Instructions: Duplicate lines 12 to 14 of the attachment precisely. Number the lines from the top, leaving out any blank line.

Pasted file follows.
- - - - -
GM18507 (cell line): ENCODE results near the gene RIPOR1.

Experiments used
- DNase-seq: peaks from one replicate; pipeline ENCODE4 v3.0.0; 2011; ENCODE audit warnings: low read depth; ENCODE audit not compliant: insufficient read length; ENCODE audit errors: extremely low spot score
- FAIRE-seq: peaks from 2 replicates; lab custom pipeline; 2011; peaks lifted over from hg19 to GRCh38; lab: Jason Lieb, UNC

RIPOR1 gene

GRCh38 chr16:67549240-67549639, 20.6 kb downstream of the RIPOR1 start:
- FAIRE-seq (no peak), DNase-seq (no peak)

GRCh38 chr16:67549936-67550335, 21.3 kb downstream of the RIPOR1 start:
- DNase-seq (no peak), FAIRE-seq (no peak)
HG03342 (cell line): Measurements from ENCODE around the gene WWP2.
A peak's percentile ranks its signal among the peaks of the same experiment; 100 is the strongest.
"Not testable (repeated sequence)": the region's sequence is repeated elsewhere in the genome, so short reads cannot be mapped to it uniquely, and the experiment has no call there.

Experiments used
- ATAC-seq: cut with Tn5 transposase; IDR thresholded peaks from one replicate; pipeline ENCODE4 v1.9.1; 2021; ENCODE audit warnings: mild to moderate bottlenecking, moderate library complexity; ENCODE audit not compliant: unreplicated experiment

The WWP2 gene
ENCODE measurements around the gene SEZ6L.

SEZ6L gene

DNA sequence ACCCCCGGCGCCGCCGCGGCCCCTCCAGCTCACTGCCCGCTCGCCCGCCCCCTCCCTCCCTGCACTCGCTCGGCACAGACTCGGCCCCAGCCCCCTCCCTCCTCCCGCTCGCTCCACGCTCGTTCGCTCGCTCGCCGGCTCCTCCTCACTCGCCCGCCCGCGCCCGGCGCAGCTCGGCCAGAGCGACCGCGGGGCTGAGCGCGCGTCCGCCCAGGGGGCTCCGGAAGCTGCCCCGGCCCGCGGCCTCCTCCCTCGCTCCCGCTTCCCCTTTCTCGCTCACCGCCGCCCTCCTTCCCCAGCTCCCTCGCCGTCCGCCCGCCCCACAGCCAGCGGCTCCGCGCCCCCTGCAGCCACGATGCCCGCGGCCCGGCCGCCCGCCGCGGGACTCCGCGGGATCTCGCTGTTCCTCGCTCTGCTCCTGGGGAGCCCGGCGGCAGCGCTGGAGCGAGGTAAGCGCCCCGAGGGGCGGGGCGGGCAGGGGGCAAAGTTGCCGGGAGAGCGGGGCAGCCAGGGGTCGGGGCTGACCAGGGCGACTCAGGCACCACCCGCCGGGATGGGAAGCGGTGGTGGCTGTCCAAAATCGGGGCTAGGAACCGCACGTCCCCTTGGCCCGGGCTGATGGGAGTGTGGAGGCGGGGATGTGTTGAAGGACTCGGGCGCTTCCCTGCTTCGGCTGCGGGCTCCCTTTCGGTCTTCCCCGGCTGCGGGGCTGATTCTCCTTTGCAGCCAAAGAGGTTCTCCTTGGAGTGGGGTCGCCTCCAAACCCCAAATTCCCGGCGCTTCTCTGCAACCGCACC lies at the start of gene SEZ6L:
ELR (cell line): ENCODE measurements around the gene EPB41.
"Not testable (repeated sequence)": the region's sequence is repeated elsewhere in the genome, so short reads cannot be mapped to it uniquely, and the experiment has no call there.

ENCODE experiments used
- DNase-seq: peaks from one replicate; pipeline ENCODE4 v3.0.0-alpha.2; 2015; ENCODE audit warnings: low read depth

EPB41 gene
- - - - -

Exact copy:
"Not testable (repeated sequence)": the region's sequence is repeated elsewhere in the genome, so short reads cannot be mapped to it uniquely, and the experiment has no call there.

Experiments used
- ATAC-seq: cut with Tn5 transposase; IDR thresholded peaks from one replicate; pipeline ENCODE4 v1.9.1; 2021; ENCODE audit warnings: mild to moderate bottlenecking, moderate library complexity; ENCODE audit not compliant: unreplicated experiment